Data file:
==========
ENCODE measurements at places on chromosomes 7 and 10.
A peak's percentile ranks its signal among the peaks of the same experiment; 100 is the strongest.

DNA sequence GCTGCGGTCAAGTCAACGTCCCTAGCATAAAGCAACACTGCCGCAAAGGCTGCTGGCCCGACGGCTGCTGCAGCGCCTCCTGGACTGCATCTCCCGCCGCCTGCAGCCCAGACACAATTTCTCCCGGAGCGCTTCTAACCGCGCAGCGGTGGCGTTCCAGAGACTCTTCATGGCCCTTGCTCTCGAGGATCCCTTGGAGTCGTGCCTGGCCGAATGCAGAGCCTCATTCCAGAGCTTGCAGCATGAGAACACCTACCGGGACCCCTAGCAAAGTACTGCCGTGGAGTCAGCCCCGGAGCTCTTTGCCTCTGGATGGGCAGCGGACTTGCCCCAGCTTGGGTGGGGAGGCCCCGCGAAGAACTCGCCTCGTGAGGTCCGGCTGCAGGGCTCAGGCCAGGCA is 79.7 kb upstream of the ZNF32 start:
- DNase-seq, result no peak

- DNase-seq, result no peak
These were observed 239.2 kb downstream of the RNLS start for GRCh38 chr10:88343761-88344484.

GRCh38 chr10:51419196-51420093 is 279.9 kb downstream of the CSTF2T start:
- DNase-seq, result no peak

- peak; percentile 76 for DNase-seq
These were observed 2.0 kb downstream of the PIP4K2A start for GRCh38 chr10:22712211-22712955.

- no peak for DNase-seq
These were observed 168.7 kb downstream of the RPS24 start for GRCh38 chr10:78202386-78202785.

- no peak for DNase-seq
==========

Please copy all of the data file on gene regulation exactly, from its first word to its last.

ENCODE measurements at places on chromosomes 7 and 10.
A peak's percentile ranks its signal among the peaks of the same experiment; 100 is the strongest.

DNA sequence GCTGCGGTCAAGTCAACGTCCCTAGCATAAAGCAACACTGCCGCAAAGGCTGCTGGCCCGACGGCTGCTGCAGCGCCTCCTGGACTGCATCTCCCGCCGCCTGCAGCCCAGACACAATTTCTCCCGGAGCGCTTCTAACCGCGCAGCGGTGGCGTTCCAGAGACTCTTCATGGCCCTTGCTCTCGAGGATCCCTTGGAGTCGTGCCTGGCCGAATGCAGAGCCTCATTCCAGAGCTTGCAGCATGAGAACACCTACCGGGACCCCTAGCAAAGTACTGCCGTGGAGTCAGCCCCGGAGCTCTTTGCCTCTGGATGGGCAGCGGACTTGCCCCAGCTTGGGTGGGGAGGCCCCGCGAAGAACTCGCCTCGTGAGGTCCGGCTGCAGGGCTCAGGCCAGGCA is 79.7 kb upstream of the ZNF32 start:
- DNase-seq, result no peak

- DNase-seq, result no peak
These were observed 239.2 kb downstream of the RNLS start for GRCh38 chr10:88343761-88344484.

GRCh38 chr10:51419196-51420093 is 279.9 kb downstream of the CSTF2T start:
- DNase-seq, result no peak

- peak; percentile 76 for DNase-seq
These were observed 2.0 kb downstream of the PIP4K2A start for GRCh38 chr10:22712211-22712955.

- no peak for DNase-seq
These were observed 168.7 kb downstream of the RPS24 start for GRCh38 chr10:78202386-78202785.

- no peak for DNase-seq